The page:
Latest NHS and Healthcare News

Latest NHS and Healthcare News

Here is the latest NHS and Healthcare News from the last week that our Team focused upon at Medical Solicitors!Read our latest NHS and Healthcare news


  • Cancer patients face treatment cuts and delays due to lack of staff, warns doctor

According to a leaked memo to staff at Churchill Hospital in Oxford, seen by The Times, Dr Andrew Weaver also suggested that the number of chemotherapy cycles offered to patients may need to be cut back from six to four.

10 January 2018

  • NHS hospital bans sugar from its meals to tackle staff obesity

A hospital in Manchester has become the first in Britain to ban sugar from its restaurant in an attempt to tackle growing concerns about obesity among NHS staff.

Tameside hospital has removed all added sugar from the meals it prepares for visitors and health service workers, and taken sugary snacks and fizzy drinks off its menu. The only drinks visitors can buy are tea, coffee, milk and water.

9 January 2018

  • NHS crisis: ‘I live in fear I’ll miss a seriously ill patient and they will die’

This winter crisis has hit the NHS, with hospitals having to cancel appointments and extend a ban on non-urgent surgery until the end of the month. The pressure, caused by flu, bad weather and more patients with breathing problems, takes its toll on staff who work tirelessly to keep the health service going. We spoke to staff about how this can affect their emotions.

11 January 2018



  • More children having teeth out in hospital in England

Dentists have accused the government of having a “short-sighted” approach to tooth decay in England after hospital operations to remove children’s teeth increased to nearly 43,000. There were 42,911 operations in 2016-17 – up from 40,800 the previous year and 36,833 in 2012-13, NHS figures show.

13 January 2018

  • Dodgy hips? Get Robodoc to fix them! British surgeons to use motorised machines to help fit hip replacements

British surgeons are performing hip replacements with the help of a revolutionary robot ‘assistant’, allowing pinpoint accuracy that means the implants could now last for ever. Artificial hip joints typically last between ten and 20 years and can wear out during a patient’s lifetime, depending on when people first have the procedure and how active they are.

13 January 2018

  • 58% Of People Are Drinking Alcohol To Deal With Day-To-Day Pressures

Pouring a glass of wine after a long day or heading to the pub is a common habit, but a revealing new study has shown almost three in five (58%) of us are turning to alcohol to cope with everyday life. The Drinkaware/YouGov survey, which looks at adult drinking patterns in the UK, also reveals 38% of men and women who had drunk alcohol in the last year had done so to forget their problems at least some of the time.

15 January 2018

  • Is marijuana a medical miracle? The truth is, we still don’t know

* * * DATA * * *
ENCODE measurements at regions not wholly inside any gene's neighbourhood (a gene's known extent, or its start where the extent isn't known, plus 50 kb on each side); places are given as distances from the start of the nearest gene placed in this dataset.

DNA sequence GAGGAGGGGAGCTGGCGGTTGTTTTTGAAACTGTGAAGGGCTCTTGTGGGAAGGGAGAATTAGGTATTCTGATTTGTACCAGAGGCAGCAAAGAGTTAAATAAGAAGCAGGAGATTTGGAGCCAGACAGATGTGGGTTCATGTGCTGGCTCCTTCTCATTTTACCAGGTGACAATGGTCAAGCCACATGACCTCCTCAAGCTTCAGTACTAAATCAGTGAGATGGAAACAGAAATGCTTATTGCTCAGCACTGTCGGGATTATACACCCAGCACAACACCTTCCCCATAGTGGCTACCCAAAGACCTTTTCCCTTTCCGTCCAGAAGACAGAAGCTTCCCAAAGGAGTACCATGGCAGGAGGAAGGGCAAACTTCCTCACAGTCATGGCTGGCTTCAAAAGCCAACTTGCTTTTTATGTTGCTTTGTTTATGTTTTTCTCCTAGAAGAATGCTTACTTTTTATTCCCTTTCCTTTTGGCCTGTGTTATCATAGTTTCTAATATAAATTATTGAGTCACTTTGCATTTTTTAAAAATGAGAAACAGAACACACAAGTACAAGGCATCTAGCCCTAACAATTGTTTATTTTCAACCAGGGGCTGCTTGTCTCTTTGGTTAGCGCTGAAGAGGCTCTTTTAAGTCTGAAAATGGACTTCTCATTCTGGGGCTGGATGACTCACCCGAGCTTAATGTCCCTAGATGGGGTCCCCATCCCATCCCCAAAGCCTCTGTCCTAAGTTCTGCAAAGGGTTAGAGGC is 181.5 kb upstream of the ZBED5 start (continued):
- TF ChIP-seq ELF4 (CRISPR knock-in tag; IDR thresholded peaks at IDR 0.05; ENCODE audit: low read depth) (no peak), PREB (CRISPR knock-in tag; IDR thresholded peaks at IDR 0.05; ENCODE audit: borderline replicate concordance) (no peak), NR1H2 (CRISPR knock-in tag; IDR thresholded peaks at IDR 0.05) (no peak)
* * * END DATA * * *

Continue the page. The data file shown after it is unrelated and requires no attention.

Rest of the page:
The movement to legalize medical marijuana has its roots in the 1980s and early 1990s, the worst days of the US Aids epidemic. The disease was a death sentence, and stricken young men sought out marijuana for relief and solace. So today, med can be understood as a folk remedy, an awkward compromise between the plant’s widely acknowledged medicinal properties and an unworkable legal situation.

15 January 2018

  • Winter death rates jump by 6% amid flu outbreak: Official figures show 7,100 more people died in three month period than in previous years

Death counts have spiked by more than 7,000 in the midst of the worst winter health crisis seen for years. Official figures show the number of deaths in England and Wales this winter are up 6 per cent compared to the average seen over the last five years. The data shows 125,800 people died of any cause between October 1 and December 22 – compared to 118,700 for the same period in previous years.
15 January 2018



  • Obesity linked with disability after joint surgery

People who undergo joint surgery, such as joint replacements for arthritis, are more likely to become dependent in the years following surgery if they are obese, researchers say. Further research is needed to know why this happens and how to prevent it, the study team writes in British Journal of Anaesthesia.

9 January 2018

  • Breast cancer survival ‘unaffected by faulty gene’

Young breast cancer patients with faulty BRCA genes have the same survival chances as those without, a study has found. The researchers, who looked at almost 3,000 women, also found outcomes were the same whatever kind of treatment women had – including mastectomies.

12 January 2018



  • Despite Setbacks, Drugmakers Have Plans to Fight Alzheimer’s

“The mood is definitely negative on anything near-term, [but] there continues to be interest in this space,” said Mark Ginestro, a principal for health-care and life sciences strategy at KPMG in San Francisco. “It’s too big of a market to ignore. People are going to continue to go after it despite the roadblocks.”

8 January 2018



  • GPs Are Going Above And Beyond To Make Sure People Have The Flu Jab

Healthcare professionals are working around the clock to ensure people are vaccinated against the flu this year – particularly as cases of Australian flu are on the rise. Some people have received text messages from their local practices inviting them to have the jab for free, while others have been invited to walk-in flu clinics on weekends to cope with increased demand.

9 January 2018

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